How Do You Tackle A Bad Credit Rating When Buying A Home

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With the average age of a first time buyer creeping up to 32, it can come as a shock to stumble at the final hurdle when you get credit checked by your bank.

During your mortgage application your mortgage lender completes a credit score on you. They use your credit rating to assess your current and historical lending records to confirm whether you are a high or low risk borrower.

A bad credit rating can be caused by a number of different reasons and these include:

  1. Not registered to vote on the electoral role
  2. Multiple current addresses listed under your name
  3. Defaults (missed payments) on loans, hire purchase agreements or overdrafts
  4. Too much or not enough available credit

You can find out your credit score through many different free services such as Experian or Equifax. Although these are free, you can pay and get a more in-depth assessment which will help you target and addresses issues within your credit report.

If you get turned down based on a low credit score by a mortgage lender during a mortgage application then read on to find out what you should do.

How Do You Tackle A Bad Credit Rating When Buying A Home1. Register to vote

Registering to vote is very important as it provides your name, address, National Insurance number and other important information that confirm who you are. For a mortgage lender this means they can confirm you are registered and living at the address that appears on your credit report.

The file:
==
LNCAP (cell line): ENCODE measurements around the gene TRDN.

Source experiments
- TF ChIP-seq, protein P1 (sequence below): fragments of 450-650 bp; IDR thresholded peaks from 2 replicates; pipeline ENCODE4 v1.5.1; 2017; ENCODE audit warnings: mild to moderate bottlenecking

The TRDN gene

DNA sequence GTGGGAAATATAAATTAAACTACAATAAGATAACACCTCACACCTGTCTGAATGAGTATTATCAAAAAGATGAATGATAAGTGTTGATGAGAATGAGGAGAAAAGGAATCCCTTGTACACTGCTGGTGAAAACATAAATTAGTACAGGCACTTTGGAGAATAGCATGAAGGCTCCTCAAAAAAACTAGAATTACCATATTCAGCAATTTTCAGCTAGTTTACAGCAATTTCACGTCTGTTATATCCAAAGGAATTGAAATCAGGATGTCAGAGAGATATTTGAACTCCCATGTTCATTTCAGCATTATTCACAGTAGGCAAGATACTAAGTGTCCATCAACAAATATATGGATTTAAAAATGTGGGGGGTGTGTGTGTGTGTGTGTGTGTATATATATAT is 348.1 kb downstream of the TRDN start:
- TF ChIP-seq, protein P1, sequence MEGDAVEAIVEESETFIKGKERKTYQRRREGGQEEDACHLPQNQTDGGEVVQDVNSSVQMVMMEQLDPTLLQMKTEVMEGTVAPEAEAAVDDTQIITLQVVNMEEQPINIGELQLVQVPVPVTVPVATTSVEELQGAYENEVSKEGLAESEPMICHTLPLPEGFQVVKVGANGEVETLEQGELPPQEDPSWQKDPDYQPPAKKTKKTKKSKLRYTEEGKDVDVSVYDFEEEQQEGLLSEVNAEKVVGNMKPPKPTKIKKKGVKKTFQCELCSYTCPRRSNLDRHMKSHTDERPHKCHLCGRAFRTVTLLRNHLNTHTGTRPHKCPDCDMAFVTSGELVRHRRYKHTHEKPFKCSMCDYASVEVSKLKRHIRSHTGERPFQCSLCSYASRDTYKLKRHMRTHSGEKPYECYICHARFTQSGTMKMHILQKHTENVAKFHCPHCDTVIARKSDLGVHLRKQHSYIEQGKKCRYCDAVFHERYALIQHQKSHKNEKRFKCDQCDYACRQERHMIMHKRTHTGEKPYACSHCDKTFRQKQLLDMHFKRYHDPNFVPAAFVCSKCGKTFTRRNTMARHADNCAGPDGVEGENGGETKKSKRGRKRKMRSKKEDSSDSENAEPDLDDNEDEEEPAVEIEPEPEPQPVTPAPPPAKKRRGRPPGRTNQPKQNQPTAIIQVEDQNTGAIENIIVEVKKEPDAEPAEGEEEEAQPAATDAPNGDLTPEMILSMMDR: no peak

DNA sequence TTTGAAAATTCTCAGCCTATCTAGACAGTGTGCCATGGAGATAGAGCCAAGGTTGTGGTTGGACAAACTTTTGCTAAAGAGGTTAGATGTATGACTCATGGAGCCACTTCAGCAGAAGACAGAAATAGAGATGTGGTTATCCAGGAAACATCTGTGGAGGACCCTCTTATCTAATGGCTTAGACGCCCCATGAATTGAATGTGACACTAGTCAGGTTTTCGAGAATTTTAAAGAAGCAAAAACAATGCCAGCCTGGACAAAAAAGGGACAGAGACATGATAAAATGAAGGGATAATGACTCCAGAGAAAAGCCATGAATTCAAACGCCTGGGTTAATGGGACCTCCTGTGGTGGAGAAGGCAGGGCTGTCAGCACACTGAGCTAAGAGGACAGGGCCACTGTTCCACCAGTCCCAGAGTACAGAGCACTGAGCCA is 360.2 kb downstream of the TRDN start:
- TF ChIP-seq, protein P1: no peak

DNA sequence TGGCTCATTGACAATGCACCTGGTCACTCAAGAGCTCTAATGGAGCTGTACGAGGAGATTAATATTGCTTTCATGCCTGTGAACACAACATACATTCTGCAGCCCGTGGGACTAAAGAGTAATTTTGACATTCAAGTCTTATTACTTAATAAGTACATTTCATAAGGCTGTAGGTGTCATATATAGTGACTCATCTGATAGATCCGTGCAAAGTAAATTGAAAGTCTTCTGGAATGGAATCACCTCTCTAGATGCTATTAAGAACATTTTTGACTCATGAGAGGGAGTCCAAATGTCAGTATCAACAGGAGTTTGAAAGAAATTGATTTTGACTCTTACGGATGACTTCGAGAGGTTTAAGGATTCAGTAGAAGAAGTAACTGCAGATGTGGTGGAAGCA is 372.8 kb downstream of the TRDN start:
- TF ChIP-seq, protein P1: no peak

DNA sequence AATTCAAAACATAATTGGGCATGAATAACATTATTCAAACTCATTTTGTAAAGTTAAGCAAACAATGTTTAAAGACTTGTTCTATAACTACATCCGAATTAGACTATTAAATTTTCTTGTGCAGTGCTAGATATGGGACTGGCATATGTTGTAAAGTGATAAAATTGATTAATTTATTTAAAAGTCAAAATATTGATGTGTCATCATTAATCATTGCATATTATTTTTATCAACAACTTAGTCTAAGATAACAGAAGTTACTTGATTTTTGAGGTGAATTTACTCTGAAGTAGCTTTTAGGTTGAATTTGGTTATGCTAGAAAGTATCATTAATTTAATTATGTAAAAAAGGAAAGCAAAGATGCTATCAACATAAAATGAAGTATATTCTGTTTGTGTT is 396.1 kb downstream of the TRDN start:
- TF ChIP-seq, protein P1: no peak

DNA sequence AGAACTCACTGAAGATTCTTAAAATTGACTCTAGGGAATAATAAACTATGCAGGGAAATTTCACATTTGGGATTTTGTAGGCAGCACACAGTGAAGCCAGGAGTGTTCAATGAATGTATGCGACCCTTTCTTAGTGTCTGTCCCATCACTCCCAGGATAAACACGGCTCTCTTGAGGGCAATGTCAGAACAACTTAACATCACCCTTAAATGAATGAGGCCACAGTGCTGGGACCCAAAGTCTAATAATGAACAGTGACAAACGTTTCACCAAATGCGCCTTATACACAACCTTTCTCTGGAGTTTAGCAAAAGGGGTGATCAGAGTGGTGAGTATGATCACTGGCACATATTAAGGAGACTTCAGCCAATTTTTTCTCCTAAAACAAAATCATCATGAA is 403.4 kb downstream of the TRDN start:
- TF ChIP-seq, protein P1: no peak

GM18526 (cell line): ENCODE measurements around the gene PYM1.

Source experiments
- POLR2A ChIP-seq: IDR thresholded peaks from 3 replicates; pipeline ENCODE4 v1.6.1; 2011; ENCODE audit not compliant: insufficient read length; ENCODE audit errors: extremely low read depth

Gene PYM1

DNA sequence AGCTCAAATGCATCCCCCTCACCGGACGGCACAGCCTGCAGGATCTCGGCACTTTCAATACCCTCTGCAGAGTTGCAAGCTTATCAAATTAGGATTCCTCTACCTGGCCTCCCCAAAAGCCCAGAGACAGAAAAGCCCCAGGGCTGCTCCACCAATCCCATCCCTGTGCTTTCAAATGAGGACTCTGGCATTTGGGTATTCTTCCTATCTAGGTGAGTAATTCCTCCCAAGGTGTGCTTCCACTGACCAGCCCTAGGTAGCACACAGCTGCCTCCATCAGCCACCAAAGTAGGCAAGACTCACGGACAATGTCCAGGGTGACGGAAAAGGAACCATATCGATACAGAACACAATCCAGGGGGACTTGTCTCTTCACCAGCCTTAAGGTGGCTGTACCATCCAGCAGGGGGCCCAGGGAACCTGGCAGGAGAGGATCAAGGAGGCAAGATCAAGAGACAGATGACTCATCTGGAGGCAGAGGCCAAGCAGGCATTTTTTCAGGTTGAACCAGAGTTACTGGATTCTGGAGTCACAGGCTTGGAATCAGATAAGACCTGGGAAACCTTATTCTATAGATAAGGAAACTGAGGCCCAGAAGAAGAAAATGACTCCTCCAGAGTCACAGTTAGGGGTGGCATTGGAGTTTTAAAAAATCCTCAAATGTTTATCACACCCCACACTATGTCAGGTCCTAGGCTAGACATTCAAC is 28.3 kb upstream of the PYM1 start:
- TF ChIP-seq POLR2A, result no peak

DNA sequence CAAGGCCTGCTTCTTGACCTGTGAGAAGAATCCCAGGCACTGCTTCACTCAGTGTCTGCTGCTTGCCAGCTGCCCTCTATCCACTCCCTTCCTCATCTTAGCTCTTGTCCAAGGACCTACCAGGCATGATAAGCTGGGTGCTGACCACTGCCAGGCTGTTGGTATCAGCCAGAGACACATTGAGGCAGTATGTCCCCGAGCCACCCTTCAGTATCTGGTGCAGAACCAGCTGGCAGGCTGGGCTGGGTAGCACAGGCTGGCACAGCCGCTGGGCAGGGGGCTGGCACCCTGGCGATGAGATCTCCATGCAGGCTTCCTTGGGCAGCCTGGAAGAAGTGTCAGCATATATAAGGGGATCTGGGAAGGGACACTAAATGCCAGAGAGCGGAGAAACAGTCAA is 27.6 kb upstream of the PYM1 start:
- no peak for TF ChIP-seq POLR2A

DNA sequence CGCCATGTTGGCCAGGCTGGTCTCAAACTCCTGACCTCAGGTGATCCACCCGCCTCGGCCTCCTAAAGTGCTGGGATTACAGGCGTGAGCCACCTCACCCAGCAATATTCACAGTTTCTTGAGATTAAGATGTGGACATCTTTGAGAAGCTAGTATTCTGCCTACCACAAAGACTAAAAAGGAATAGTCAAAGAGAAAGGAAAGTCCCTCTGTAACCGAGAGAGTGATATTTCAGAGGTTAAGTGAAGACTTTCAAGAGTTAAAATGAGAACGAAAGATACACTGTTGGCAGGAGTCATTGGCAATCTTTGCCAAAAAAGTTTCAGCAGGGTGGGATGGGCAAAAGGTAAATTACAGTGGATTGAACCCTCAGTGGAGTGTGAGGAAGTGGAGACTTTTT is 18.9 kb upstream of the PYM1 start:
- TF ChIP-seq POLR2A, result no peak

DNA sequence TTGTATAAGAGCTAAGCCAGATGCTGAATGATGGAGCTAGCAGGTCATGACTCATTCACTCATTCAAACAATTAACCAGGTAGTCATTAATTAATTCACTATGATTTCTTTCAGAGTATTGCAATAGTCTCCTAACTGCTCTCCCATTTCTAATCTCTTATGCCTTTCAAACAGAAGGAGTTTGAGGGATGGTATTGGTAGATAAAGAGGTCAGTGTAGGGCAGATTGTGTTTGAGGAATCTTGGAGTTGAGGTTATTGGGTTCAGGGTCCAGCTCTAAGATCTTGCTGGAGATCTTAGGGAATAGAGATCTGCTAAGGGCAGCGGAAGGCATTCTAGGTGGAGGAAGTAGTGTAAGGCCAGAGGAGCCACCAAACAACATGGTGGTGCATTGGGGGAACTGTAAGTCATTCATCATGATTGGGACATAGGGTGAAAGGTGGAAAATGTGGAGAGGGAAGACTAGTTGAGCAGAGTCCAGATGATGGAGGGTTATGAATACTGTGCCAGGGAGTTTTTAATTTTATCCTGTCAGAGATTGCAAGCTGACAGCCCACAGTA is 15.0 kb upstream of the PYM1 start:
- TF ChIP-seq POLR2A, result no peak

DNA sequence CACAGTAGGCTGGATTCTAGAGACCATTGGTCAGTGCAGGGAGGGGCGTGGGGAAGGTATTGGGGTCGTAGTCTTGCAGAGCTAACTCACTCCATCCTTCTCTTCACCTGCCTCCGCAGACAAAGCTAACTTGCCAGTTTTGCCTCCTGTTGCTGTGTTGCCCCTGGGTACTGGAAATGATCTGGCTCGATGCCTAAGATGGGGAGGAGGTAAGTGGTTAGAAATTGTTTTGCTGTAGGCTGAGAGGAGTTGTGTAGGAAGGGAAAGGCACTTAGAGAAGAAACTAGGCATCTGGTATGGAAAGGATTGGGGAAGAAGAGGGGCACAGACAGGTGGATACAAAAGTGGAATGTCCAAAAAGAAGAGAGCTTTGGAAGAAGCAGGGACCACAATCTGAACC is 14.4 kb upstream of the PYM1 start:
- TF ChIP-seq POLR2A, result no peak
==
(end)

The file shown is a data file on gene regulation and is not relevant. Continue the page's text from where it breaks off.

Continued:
2. Stay living in one place for more than 6 months

Much like with your registration to vote, a mortgage lender prefers to see you resident in one location for a long period of time. If you move around a lot there is a risk that bad credit may take longer to get registered against your name and logged on your credit report.

Your credit report lists all of the known residential addresses for you so run through each one and make sure that your current address is listed along with your full name.

3. Keep up repayments on all debt

Missing debt repayments has one of the greatest negative impacts on your credit score as it is a reflection of your inability to manage your finances. The good news though is that if you have missed any repayments, you can make up for this by continuing to make repayments from this point onwards. Time is the greatest healer and the longer you prove that you can manage repaying your debts, the better.

If there is an exceptional reason for missing the payment then you should speak to the company and ask for them to make a note of the reason for missing the payment on your credit file.

4. Too much available credit? Close down some credit cards

Although it is good to have a credit to prove you can manage your finances, it can be a negative if you have too much available credit, even if you aren’t using it. You may not even be aware of some of the credit limits you have as credit card companies often increase the limit you can spend without you requesting it.

The best advice is to use your credit report to close down credit cards that you aren’t using so that you are left with just the credit cards you are actively using.

If you are worried about your credit score, the best advice is to use your credit report to address any issues that are contained within it. Over time your credit score can improve as long as you keep updating the information held for you and continue satisfying your debt commitments.

Andrew Boast MAAT MIC Co-founder of SAM Conveyancing

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